Construction has already started on the new railway network, which will eventually connect Kenya to Uganda, Rwanda, Burundi and South Sudan. The East African railway will stretch more than 2 935 km, with freight trains running at a speed of 80 km per hour.
The current rail revival in Africa is crucial to economic development as many railway lines built during colonial times have since become dilapidated.
African governments, however, generally don’t have the money, manpower or expertise to develop complex rail projects, so they partner with the private sector, other states or international development agencies. Several African railways are operated and maintained by concessionaires.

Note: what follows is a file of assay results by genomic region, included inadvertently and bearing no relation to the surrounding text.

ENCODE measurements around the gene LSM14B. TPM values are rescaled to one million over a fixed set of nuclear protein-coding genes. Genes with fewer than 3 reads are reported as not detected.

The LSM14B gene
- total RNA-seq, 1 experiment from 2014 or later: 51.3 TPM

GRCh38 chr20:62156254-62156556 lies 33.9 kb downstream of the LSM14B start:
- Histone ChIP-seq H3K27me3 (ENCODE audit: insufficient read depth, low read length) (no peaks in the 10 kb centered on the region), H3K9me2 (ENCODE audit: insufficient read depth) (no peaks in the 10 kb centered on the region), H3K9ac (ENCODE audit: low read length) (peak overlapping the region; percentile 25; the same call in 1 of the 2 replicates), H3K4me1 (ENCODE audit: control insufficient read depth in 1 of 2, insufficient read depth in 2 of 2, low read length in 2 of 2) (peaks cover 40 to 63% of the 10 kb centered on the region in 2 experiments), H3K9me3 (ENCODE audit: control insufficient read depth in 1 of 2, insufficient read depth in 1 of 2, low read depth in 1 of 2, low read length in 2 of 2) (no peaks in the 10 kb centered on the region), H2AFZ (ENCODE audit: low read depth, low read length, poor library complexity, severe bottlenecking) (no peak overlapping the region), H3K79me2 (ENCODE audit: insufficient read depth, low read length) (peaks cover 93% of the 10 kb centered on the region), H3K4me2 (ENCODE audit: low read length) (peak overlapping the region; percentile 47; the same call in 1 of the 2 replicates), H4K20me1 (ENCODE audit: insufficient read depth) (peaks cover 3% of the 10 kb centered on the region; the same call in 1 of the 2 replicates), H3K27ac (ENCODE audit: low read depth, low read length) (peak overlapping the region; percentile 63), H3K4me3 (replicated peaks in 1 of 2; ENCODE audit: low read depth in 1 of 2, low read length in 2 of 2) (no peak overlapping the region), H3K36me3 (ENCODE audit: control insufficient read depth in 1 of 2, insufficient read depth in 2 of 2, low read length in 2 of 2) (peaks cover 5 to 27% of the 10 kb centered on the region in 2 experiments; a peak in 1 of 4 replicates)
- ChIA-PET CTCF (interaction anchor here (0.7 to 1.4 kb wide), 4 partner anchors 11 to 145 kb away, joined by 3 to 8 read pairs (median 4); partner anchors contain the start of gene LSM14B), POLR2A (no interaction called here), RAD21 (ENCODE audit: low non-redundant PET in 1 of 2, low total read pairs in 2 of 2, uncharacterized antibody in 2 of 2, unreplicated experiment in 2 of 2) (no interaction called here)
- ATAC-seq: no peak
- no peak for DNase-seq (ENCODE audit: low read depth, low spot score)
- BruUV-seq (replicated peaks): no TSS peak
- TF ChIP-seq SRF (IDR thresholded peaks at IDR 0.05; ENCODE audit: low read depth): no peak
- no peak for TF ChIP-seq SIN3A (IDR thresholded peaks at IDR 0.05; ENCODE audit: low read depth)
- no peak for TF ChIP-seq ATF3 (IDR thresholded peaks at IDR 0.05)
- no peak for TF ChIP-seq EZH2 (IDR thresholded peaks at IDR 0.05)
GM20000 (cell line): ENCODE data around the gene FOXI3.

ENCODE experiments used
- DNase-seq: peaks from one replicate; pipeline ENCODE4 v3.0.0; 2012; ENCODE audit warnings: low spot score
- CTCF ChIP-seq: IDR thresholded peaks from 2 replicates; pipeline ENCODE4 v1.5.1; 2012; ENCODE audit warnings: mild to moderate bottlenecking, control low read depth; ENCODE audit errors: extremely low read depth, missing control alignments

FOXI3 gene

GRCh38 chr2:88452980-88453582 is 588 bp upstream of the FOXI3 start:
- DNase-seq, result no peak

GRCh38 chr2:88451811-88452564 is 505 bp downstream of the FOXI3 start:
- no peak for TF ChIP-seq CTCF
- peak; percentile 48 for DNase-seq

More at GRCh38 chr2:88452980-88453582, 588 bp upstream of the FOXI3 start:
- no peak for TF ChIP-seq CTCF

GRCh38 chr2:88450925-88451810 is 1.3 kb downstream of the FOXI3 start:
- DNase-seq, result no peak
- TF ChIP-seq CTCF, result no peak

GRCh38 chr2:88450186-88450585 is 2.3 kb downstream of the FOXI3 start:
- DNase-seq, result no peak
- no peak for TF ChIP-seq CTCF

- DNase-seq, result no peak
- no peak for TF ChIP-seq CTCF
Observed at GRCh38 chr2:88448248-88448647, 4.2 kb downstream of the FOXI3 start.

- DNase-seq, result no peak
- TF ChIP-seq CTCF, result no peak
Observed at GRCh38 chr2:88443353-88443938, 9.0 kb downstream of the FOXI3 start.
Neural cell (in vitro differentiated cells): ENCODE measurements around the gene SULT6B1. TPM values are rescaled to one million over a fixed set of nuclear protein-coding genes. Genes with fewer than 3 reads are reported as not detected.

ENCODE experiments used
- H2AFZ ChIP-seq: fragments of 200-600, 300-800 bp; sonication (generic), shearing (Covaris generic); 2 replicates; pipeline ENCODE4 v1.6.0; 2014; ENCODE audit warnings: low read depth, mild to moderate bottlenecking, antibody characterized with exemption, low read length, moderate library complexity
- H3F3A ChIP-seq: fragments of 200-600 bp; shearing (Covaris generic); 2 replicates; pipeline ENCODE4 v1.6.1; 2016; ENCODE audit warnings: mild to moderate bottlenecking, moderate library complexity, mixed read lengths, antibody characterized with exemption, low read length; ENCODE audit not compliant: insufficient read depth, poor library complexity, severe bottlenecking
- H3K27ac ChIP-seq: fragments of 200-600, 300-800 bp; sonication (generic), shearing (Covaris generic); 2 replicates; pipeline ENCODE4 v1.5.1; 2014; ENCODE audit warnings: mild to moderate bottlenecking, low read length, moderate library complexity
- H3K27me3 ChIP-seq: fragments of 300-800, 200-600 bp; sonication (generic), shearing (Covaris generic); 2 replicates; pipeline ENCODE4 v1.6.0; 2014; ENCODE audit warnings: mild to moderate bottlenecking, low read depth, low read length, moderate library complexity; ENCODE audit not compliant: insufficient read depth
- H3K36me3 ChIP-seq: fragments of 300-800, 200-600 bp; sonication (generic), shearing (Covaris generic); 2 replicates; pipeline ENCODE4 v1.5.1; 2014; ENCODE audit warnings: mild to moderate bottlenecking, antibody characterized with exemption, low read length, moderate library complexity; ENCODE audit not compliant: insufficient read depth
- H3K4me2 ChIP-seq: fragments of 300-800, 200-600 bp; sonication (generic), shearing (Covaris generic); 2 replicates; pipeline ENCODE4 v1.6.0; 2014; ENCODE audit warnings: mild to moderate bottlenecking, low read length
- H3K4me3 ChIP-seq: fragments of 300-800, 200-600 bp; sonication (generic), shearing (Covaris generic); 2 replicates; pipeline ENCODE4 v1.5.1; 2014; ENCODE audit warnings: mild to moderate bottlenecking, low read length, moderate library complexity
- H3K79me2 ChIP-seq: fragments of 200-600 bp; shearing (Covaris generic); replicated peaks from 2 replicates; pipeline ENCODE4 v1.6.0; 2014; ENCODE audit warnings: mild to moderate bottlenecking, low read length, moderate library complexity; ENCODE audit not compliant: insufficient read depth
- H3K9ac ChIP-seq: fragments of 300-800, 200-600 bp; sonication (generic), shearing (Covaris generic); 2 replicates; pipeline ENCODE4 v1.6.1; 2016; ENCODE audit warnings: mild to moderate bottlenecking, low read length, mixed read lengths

In the mining sector especially, logistics are a key component in the production chain because mines are often situated away from existing infrastructure, in geographically remote regions. Large mining companies end up subsidising or even building their own road or rail infrastructure to their mining operations.
Across industrial nations, there is a trend to exploit intermodal logistics solutions and move rail-friendly cargo from the road onto rail. Rail-friendly freight is generally understood to be heavy, uniform and bulk cargo that is transported over distances greater than 500 km – for instance coal, manganese, iron ore, magnetite, chrome and rock phosphate.
The continent’s high-volume, heavy-haul freight railways are profitable, in contrast to most passenger or lower-volume freight operations. Successful examples are Sierra Leone’s Pepel-Tonkolili iron ore line, as well as South Africa’s Sishen-Saldanha iron ore and Richards Bay coal lines.